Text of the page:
The Open UniversitySkip to content
 

Diverse microbial species survive high ammonia concentrations

Kelly, Laura C.; Cockell, Charles S. and Summers, Stephen (2012). Diverse microbial species survive high ammonia concentrations. International Journal of Astrobiology, 11(2) pp. 125–131.

DOI (Digital Object Identifier) Link: https://doi.org/10.1017/S147355041200002X
Google Scholar: Look up in Google Scholar

Abstract

Planetary protection regulations are in place to control the contamination of planets and moons with terrestrial micro-organisms in order to avoid jeopardizing future scientific investigations relating to the search for life. One environmental chemical factor of relevance in extraterrestrial environments, specifically in the moons of the outer solar system, is ammonia (NH3). Ammonia is known to be highly toxic to micro-organisms and may disrupt proton motive force, interfere with cellular redox reactions or cause an increase of cell pH. To test the survival potential of terrestrial micro-organisms exposed to such cold, ammonia-rich environments, and to judge whether current planetary protection regulations are sufficient, soil samples were exposed to concentrations of NH3 from 5 to 35% (v/v) at−80 °C and room temperature for periods up to 11 months. Following exposure to 35% NH3, diverse spore-forming taxa survived, including representatives of the Firmicutes (Bacillus, Sporosarcina, Viridibacillus, Paenibacillus, Staphylococcus and Brevibacillus) and Actinobacteria (Streptomyces). Non-spore forming organisms also survived, including Proteobacteria (Pseudomonas) and Actinobacteria (Arthrobacter) that are known to have environmentally resistant resting states. Clostridium spp. were isolated from the exposed soil under anaerobic culture. High NH3 was shown to cause a reduction in viability of spores over time, but spore morphology was not visibly altered. In addition to its implications for planetary protection, these data show that a large number of bacteria, potentially including spore-forming pathogens, but also environmentally resistant non-spore-formers, can survive high ammonia concentrations.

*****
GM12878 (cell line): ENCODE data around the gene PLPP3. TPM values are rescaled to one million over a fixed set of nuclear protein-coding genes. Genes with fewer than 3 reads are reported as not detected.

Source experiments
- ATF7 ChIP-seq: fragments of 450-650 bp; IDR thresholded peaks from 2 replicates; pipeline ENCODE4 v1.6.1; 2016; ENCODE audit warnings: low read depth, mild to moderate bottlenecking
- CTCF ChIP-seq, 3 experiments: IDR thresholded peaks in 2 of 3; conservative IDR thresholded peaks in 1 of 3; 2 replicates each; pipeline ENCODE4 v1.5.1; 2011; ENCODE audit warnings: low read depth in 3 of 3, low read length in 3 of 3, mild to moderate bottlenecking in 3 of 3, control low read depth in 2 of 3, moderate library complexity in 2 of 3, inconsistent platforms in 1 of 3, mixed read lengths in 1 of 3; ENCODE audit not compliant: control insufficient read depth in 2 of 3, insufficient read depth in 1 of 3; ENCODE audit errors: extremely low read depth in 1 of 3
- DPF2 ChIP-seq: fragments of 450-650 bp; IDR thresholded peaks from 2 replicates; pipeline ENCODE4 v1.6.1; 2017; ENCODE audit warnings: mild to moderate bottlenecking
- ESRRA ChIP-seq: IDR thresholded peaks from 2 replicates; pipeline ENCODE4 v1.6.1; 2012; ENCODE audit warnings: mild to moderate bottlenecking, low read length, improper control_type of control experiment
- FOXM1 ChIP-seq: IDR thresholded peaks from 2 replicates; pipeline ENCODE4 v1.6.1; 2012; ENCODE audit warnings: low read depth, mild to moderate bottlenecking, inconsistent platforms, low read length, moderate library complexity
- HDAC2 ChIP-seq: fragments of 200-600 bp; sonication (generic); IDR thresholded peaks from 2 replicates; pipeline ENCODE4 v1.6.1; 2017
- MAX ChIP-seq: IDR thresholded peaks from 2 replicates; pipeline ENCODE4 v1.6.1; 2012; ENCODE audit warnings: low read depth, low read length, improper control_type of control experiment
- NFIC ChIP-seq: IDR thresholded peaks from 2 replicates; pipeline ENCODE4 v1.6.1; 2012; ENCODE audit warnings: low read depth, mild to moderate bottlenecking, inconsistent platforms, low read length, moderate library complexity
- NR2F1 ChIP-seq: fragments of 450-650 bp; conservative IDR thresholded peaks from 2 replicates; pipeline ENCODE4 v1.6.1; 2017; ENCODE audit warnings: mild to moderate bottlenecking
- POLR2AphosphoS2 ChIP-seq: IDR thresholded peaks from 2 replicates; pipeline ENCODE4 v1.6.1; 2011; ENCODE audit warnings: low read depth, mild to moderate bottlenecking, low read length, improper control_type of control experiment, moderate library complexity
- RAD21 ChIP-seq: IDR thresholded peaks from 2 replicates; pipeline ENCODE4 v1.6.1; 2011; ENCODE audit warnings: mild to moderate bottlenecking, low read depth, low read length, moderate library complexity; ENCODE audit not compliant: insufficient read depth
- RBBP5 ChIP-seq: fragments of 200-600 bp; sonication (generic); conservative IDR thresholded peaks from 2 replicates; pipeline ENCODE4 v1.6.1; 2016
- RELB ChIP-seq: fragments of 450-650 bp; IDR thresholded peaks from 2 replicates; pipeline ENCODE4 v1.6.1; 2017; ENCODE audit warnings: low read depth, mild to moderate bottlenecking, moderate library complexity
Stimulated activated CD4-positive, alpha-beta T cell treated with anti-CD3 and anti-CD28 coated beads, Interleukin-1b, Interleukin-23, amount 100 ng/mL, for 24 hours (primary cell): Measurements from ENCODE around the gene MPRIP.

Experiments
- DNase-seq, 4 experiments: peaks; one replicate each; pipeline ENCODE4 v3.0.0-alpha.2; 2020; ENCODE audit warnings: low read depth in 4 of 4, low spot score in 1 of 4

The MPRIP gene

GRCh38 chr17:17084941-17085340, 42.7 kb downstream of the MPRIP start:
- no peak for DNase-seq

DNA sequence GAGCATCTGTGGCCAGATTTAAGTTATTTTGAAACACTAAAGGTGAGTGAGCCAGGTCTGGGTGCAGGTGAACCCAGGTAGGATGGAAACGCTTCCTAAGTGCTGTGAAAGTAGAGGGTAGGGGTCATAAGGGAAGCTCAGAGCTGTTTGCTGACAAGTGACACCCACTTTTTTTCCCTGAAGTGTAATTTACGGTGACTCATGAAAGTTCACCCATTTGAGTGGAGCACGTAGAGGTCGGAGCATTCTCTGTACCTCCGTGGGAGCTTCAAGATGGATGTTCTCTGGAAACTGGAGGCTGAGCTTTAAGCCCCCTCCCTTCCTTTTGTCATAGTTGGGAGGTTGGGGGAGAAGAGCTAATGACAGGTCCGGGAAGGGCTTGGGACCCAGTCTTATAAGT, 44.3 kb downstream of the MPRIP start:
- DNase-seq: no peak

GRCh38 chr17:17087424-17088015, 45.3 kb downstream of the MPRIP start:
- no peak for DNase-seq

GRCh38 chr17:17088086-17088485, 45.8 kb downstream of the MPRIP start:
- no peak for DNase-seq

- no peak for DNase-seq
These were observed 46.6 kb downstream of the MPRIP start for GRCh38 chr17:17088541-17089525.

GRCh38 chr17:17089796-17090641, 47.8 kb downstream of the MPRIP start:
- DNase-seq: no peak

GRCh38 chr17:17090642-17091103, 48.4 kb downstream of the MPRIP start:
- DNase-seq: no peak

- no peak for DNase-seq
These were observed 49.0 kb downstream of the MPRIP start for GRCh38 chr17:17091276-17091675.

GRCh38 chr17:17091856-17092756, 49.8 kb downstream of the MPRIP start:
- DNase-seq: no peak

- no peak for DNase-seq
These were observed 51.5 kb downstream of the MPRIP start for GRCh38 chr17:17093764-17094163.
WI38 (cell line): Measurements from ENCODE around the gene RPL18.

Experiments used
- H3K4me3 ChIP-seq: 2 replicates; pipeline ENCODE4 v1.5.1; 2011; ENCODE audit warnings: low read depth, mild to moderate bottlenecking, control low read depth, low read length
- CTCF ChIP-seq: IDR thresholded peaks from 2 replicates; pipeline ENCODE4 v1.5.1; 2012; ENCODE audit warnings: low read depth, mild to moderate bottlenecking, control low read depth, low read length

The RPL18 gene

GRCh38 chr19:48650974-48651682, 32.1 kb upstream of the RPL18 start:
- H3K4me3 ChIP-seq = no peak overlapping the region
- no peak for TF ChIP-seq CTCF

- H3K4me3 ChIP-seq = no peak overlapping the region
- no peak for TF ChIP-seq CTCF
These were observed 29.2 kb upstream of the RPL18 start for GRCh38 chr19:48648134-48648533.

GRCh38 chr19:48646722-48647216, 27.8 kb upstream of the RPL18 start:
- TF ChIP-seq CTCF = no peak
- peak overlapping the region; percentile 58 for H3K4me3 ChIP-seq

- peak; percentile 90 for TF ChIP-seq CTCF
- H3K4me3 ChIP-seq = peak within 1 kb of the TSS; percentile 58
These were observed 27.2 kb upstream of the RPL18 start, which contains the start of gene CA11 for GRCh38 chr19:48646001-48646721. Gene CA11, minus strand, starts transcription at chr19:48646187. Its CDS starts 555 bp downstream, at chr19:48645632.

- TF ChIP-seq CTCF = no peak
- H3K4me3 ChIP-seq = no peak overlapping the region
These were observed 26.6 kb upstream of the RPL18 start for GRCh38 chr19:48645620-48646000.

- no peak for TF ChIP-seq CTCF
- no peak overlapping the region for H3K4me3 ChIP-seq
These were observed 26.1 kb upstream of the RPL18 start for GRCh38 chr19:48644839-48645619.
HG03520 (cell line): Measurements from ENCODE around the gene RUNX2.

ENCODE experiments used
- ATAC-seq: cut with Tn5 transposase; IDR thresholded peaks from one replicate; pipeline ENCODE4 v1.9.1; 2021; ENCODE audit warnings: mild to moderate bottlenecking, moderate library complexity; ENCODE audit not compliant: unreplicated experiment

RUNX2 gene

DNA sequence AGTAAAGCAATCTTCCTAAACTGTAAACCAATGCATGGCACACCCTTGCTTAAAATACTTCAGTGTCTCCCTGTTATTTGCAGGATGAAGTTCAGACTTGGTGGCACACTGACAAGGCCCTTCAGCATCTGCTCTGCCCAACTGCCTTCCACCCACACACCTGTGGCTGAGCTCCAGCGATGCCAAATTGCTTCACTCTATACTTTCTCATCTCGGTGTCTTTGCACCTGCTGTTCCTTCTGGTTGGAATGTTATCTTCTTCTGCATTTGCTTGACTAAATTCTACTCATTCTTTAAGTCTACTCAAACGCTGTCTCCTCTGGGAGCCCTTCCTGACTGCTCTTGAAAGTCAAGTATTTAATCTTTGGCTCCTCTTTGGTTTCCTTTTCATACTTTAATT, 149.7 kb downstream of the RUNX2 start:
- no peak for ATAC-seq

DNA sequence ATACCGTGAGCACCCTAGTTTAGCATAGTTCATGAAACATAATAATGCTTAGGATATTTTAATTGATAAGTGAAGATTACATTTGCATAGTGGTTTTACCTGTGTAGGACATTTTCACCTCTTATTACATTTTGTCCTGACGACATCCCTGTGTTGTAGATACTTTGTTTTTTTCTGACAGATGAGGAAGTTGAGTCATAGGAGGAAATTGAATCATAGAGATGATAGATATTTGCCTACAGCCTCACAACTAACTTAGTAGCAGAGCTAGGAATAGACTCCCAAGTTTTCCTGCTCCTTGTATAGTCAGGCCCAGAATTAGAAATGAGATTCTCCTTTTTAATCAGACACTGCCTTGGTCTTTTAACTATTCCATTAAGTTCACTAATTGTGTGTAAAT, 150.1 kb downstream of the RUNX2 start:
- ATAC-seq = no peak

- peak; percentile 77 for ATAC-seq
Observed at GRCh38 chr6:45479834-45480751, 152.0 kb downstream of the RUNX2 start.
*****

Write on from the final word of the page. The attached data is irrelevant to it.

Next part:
Item Type: Journal Item
Copyright Holders: 2012 Cambridge University Press
ISSN: 1475-3006
Keywords: Actinobacteria; ammonia; Clostridium; Firmicutes; Proteobacteria; spores
Academic Unit/School: Faculty of Science, Technology, Engineering and Mathematics (STEM)
Item ID: 41346
Depositing User: Stephen Summers
Date Deposited: 18 Nov 2014 16:52
Last Modified: 10 Apr 2019 10:01
URI: http://oro.open.ac.uk/id/eprint/41346
Share this page:

Metrics

Altmetrics from Altmetric

Citations from Dimensions

Actions (login may be required)

Policies | Disclaimer

© The Open University   contact the OU